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Immunology and Microbiology » "Frontiers in Staphylococcus aureus", book edited by Shymaa Enany and Laura E. Crotty Alexander, ISBN 978-953-51-2982-0, Print ISBN 978-953-51-2981-3, Published: March 8, 2017 under CC BY 3.0 license. © The Author(s).

Chapter 6

Determination of Staphylococcal Phenol-Soluble Modulins (PSMs) by a High-Resolution HPLC-QTOF System

By Xiaoxiao Wu and Chi Zhang
DOI: 10.5772/66690

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Determination of Staphylococcal Phenol-Soluble Modulins (PSMs) by a High-Resolution HPLC-QTOF System

Xiaoxiao Wu and Chi Zhang
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Abstract

Phenol‐soluble modulins (PSMs) are multifunctional, amphipathic, α‐helical peptides produced by virtually all staphylococcal strains. They have recently drawn much attention owing to the key contribution of some PSM peptides to staphylococcal virulence, in particular in highly virulent Staphylococcus aureus. High concentration of PSMs may cause cytolysis, damaging neutrophils, immune cells, red blood cells and white blood cells. Furthermore, all PSMs contribute to biofilm structuring and the dissemination of biofilm‐associated infection. Here we describe a method for PSM analysis in S. aureus by high‐performance liquid chromatography‐quadrupole time‐of‐flight mass spectrometry system (HPLC‐QTOF).

Keywords: phenol‐soluble modulins, HPLC‐QTOF, Staphylococcus aureus, determination

1. Introduction

Phenol‐soluble modulins (PSMs) are a family of multifunctional, amphipathic and α‐helical peptides produced by virtually all staphylococcal strains [13]. They have recently drawn much attention owing to the key contribution of some PSM peptides to staphylococcal virulence, in particular in highly virulent Staphylococcus aureus [4]. In addition, they have antibacterial activity, likely to compete with other environmental rival bacteria such as streptococci [5, 6], as well as biofilm structuring and dissemination functions [7, 8]. Staphylococcus aureus is an important and versatile opportunistic human pathogen that can cause a wide range of acute and chronic diseases, which range from superficial infections to invasive and life‐threatening ones [9, 10].

PSMs were first identified in 1999 by the group of Seymour Klebanoff with the description of a “pro‐inflammatory complex”. They were isolated by hot phenol extraction from S. epidermidis culture filtrate [11]. The peptides were named PSMα, PSMβ and δ‐toxin. Afterwards, the PSM compositon of S.aureus was also analyzed more systematically, which include the shorter α‐type (four PSMα1‐PSMα4 peptides and δ‐toxin) and the longer β‐type (the PSMβ1 and PSMβ2 peptides). The PSMs are encoded at three different locations in the genome. Four PSMα1‐PSMα4 peptides are encoded in the PSMα operon. PSMβ1 and PSMβ2 are encoded in the PSMβ operon. δ‐toxin is encoded within the coding sequence for RNAIII [12, 13].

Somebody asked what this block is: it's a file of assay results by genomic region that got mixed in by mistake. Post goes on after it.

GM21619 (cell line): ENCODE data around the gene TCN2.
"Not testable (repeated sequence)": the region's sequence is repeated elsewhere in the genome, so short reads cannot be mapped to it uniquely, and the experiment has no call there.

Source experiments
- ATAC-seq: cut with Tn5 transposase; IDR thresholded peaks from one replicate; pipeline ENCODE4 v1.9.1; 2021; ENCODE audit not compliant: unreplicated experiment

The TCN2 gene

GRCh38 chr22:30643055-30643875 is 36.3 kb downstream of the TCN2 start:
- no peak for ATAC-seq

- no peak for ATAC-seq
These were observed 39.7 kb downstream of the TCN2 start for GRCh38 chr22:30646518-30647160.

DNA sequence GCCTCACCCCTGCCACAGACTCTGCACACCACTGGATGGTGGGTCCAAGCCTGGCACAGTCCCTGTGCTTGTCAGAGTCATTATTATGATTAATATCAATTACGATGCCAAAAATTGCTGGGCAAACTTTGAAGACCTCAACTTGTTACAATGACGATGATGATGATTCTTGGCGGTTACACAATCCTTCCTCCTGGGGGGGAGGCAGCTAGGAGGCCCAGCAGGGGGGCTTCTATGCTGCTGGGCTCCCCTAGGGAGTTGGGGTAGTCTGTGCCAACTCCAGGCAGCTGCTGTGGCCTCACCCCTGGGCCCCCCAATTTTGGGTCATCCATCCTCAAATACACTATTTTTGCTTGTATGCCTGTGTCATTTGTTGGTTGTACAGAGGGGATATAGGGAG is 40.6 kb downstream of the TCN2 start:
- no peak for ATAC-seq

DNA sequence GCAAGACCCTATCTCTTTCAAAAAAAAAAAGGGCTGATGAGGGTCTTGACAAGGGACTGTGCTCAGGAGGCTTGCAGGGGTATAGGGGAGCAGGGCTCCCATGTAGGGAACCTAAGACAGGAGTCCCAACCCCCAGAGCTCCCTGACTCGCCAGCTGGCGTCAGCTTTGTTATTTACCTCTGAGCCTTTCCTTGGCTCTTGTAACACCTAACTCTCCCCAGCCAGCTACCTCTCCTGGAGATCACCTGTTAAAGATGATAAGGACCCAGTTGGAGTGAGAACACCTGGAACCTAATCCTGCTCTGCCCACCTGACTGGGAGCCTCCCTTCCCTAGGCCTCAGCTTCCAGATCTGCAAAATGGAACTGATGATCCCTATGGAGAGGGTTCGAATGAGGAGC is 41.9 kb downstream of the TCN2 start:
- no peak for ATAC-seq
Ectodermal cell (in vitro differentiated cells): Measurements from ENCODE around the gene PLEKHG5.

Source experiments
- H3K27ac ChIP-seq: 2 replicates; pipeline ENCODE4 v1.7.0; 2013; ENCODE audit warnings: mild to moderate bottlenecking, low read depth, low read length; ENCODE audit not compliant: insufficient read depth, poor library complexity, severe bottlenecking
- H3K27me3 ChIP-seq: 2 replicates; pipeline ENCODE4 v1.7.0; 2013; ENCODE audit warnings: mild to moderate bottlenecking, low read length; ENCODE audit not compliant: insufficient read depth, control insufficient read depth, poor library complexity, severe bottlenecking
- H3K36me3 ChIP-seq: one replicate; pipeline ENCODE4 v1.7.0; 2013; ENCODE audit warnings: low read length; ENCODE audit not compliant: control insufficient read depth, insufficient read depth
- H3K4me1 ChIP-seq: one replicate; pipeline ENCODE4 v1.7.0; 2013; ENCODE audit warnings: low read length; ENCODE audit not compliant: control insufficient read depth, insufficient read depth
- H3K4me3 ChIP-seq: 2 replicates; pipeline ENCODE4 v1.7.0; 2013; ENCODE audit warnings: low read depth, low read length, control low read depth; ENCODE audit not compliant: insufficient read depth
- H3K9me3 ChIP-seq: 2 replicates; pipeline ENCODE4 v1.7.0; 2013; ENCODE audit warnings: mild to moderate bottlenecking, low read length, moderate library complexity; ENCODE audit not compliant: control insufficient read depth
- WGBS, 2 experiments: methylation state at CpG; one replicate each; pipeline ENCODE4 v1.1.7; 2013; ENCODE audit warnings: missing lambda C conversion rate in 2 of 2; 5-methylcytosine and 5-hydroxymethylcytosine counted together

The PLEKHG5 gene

S. aureus are considered to be second to salmonella as important foodborne pathogens, which have been frequently reported as agents leading to outbreaks of diseases caused by enterotoxins in ready‐to‐eat food and food products. The pathogenic mechanisms of S. aureus have been examined extensively through different stages of infection. Various staphylococcal components contribute to virulence with an improved understanding of specific functions [1416].Proteomics studies have revealed that the production of virulence factors by different isolates of S. aureus is diverse and only a few of these seem to be invariantly produced [17]. PSMs are the most commonly identified staphylococcal virulence factors, especially in the community‐associated (CA)‐MRSA lineages. Recently, it was found that many in vitro PSM phenotypes were strongly inhibited by serum lipoproteins, and can exert their contribution to pathogenesis by intracellular killing and participate in neutrophil killing after phagocytosis [18]. In addition, PSMs at low concentration can lead to immune cell chemotaxis and inflammatory reaction. High concentration of PSMs may cause cytolysis, damaging neutrophils, immune cells, red blood cells and white blood cells [19, 20]. Thus, it is important to develop a rapid, specific and accurate method to detect PSMs in food products for the prevention of transmission.